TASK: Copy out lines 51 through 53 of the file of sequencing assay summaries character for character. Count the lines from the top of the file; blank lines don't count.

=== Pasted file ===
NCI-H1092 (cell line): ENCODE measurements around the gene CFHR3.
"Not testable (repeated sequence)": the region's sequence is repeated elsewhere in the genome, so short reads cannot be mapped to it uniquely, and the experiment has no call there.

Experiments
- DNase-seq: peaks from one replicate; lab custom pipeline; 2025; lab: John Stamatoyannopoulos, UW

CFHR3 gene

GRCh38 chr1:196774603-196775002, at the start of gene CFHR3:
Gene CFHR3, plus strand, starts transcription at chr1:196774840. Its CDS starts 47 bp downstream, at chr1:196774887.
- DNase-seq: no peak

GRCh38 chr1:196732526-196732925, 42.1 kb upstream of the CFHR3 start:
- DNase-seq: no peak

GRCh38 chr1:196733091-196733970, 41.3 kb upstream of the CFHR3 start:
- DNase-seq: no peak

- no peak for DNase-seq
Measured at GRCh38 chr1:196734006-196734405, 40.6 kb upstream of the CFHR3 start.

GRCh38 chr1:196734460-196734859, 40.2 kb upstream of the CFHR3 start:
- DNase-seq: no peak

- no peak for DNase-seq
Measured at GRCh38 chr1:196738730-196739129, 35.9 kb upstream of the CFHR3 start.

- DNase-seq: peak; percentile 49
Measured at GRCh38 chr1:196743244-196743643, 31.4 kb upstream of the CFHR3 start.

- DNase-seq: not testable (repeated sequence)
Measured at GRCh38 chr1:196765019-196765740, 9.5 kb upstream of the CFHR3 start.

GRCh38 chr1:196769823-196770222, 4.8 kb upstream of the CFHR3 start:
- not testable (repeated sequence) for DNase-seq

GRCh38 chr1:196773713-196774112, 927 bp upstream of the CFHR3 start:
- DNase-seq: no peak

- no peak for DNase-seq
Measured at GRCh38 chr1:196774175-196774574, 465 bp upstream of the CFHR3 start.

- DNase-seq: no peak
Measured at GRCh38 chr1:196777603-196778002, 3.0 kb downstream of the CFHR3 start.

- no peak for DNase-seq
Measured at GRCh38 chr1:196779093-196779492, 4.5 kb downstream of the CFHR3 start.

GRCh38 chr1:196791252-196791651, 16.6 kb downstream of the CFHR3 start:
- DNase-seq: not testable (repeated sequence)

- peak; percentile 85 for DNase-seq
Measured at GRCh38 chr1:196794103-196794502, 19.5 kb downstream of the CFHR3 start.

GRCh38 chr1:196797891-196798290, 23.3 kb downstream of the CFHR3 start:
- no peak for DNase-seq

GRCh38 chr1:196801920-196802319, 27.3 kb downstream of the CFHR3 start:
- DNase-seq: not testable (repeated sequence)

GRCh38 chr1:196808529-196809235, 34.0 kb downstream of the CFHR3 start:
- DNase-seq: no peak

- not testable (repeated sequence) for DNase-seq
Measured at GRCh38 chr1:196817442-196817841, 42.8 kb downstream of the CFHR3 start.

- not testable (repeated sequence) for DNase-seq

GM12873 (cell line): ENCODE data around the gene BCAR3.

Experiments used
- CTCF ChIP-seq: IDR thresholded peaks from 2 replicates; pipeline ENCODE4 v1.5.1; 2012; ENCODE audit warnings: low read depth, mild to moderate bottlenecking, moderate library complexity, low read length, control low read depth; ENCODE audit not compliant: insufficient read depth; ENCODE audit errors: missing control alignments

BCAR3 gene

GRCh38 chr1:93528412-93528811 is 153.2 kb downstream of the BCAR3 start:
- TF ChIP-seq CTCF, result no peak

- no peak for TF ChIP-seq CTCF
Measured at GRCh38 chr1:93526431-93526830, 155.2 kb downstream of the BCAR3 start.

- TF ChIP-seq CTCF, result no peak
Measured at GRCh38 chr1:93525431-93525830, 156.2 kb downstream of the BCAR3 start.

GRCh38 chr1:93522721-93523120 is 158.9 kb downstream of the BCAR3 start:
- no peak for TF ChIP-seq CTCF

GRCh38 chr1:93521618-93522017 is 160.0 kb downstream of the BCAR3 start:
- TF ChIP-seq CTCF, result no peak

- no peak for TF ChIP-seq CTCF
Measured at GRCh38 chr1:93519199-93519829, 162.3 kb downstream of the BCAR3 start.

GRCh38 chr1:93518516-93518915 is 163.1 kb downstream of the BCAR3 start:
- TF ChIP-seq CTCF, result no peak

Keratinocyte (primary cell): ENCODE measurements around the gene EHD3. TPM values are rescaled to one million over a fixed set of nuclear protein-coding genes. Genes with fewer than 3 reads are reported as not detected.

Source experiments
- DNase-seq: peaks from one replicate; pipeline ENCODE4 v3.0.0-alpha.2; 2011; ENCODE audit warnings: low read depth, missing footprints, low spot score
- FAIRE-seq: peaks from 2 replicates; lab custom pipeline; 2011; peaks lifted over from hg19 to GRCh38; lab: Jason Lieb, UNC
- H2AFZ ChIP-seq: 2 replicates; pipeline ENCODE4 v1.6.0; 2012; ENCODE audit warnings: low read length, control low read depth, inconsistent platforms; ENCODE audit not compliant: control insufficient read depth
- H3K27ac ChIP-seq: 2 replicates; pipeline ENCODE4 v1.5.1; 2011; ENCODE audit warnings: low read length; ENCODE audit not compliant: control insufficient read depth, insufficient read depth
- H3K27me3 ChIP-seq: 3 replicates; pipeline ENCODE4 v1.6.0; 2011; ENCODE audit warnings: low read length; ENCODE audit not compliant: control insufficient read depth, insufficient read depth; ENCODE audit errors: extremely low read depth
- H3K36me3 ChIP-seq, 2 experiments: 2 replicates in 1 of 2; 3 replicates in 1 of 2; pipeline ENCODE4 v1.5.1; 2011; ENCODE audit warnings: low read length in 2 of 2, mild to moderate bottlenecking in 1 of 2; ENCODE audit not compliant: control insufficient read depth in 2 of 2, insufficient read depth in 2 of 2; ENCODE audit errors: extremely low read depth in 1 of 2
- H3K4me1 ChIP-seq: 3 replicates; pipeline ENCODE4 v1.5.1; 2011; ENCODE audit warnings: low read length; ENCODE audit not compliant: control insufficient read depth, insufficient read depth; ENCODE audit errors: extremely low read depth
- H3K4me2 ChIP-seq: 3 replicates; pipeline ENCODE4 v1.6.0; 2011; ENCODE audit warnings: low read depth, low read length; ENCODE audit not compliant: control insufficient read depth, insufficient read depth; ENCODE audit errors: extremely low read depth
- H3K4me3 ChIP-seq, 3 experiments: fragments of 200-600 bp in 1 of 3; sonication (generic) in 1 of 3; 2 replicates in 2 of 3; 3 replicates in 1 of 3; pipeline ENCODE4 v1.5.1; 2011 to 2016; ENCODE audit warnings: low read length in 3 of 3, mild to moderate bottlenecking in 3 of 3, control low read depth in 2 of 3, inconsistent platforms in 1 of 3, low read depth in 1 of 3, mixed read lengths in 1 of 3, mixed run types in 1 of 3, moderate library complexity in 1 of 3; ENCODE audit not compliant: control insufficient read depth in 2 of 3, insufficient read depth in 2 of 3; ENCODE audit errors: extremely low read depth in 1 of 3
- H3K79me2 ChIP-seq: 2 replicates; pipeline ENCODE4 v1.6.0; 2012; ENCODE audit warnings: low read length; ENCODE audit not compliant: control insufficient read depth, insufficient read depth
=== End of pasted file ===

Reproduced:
- TF ChIP-seq CTCF, result no peak

- no peak for TF ChIP-seq CTCF
Measured at GRCh38 chr1:93526431-93526830, 155.2 kb downstream of the BCAR3 start.